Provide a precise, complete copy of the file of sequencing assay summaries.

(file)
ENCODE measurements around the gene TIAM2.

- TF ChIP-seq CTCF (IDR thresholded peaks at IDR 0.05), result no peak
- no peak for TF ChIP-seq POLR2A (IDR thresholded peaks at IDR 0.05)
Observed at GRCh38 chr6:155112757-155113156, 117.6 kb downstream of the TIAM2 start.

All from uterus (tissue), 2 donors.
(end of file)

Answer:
ENCODE measurements around the gene TIAM2.

- TF ChIP-seq CTCF (IDR thresholded peaks at IDR 0.05), result no peak
- no peak for TF ChIP-seq POLR2A (IDR thresholded peaks at IDR 0.05)
Observed at GRCh38 chr6:155112757-155113156, 117.6 kb downstream of the TIAM2 start.

All from uterus (tissue), 2 donors.